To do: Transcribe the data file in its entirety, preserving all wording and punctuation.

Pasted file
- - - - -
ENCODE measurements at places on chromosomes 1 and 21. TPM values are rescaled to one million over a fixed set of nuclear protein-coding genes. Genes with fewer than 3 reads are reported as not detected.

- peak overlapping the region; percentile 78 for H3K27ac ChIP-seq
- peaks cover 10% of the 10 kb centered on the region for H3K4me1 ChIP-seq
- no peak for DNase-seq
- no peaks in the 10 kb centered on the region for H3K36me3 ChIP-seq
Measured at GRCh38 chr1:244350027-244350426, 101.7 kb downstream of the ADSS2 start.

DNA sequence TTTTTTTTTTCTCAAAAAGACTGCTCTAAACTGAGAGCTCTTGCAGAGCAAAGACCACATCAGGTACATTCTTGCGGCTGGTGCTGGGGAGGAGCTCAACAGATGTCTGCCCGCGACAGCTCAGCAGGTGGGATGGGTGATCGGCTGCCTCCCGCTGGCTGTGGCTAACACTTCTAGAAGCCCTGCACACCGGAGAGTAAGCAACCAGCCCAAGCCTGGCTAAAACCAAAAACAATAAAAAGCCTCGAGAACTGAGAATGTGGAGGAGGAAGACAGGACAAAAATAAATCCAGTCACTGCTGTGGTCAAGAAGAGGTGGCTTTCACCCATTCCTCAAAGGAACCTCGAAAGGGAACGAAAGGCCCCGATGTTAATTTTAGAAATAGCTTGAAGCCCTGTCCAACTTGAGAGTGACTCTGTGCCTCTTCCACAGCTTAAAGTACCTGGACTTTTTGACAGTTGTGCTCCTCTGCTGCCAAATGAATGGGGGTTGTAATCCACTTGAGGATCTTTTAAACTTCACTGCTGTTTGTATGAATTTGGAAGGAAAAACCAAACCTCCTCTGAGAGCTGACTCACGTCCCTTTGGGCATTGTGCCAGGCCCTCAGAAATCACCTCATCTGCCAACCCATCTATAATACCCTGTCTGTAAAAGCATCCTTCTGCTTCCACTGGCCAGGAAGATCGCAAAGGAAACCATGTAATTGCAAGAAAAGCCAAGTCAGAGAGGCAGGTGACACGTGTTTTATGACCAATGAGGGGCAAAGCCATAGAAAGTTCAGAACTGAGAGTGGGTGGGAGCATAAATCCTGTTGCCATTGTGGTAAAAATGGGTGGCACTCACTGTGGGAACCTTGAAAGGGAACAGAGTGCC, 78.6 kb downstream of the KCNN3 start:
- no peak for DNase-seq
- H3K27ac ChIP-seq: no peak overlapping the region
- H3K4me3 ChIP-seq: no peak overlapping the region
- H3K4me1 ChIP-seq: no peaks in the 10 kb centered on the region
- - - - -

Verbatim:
ENCODE measurements at places on chromosomes 1 and 21. TPM values are rescaled to one million over a fixed set of nuclear protein-coding genes. Genes with fewer than 3 reads are reported as not detected.

- peak overlapping the region; percentile 78 for H3K27ac ChIP-seq
- peaks cover 10% of the 10 kb centered on the region for H3K4me1 ChIP-seq
- no peak for DNase-seq
- no peaks in the 10 kb centered on the region for H3K36me3 ChIP-seq
Measured at GRCh38 chr1:244350027-244350426, 101.7 kb downstream of the ADSS2 start.

DNA sequence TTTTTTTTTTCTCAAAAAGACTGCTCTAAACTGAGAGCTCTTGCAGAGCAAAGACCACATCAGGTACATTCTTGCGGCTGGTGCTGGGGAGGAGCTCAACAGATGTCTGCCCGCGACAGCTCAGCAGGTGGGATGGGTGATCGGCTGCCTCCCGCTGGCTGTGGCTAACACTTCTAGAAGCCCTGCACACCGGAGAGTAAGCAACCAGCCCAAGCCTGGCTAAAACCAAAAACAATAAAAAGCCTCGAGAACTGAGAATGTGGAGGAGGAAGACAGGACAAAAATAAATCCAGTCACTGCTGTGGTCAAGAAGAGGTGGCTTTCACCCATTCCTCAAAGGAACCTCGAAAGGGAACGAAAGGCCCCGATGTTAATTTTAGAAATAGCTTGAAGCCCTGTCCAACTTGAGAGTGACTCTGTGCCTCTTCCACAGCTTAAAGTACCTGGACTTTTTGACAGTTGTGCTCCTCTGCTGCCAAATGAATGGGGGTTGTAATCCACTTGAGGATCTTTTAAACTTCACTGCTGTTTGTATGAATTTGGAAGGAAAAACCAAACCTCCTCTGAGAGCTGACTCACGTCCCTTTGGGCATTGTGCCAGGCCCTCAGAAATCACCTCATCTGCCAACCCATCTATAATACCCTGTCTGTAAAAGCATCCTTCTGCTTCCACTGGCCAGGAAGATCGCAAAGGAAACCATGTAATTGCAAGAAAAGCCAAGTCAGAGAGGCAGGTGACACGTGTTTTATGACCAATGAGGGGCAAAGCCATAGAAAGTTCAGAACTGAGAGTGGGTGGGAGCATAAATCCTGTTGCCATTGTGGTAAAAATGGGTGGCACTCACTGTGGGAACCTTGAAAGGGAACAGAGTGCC, 78.6 kb downstream of the KCNN3 start:
- no peak for DNase-seq
- H3K27ac ChIP-seq: no peak overlapping the region
- H3K4me3 ChIP-seq: no peak overlapping the region
- H3K4me1 ChIP-seq: no peaks in the 10 kb centered on the region